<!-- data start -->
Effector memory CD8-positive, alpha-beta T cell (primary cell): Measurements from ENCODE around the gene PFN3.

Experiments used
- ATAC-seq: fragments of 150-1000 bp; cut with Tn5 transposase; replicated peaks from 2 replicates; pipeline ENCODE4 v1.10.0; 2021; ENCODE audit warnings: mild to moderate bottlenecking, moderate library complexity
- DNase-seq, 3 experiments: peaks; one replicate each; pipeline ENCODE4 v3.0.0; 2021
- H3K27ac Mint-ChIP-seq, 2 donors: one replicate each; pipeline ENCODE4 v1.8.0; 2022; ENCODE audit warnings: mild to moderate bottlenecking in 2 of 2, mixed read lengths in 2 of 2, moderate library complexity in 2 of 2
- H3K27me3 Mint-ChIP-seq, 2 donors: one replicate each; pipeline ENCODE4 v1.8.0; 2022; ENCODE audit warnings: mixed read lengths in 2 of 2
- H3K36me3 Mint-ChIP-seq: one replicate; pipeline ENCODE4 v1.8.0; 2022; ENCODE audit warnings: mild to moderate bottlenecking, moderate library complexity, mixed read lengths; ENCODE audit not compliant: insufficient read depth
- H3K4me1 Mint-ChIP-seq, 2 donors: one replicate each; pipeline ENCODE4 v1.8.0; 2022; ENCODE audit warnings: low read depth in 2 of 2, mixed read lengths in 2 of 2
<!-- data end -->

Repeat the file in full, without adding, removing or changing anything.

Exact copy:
Effector memory CD8-positive, alpha-beta T cell (primary cell): Measurements from ENCODE around the gene PFN3.

Experiments used
- ATAC-seq: fragments of 150-1000 bp; cut with Tn5 transposase; replicated peaks from 2 replicates; pipeline ENCODE4 v1.10.0; 2021; ENCODE audit warnings: mild to moderate bottlenecking, moderate library complexity
- DNase-seq, 3 experiments: peaks; one replicate each; pipeline ENCODE4 v3.0.0; 2021
- H3K27ac Mint-ChIP-seq, 2 donors: one replicate each; pipeline ENCODE4 v1.8.0; 2022; ENCODE audit warnings: mild to moderate bottlenecking in 2 of 2, mixed read lengths in 2 of 2, moderate library complexity in 2 of 2
- H3K27me3 Mint-ChIP-seq, 2 donors: one replicate each; pipeline ENCODE4 v1.8.0; 2022; ENCODE audit warnings: mixed read lengths in 2 of 2
- H3K36me3 Mint-ChIP-seq: one replicate; pipeline ENCODE4 v1.8.0; 2022; ENCODE audit warnings: mild to moderate bottlenecking, moderate library complexity, mixed read lengths; ENCODE audit not compliant: insufficient read depth
- H3K4me1 Mint-ChIP-seq, 2 donors: one replicate each; pipeline ENCODE4 v1.8.0; 2022; ENCODE audit warnings: low read depth in 2 of 2, mixed read lengths in 2 of 2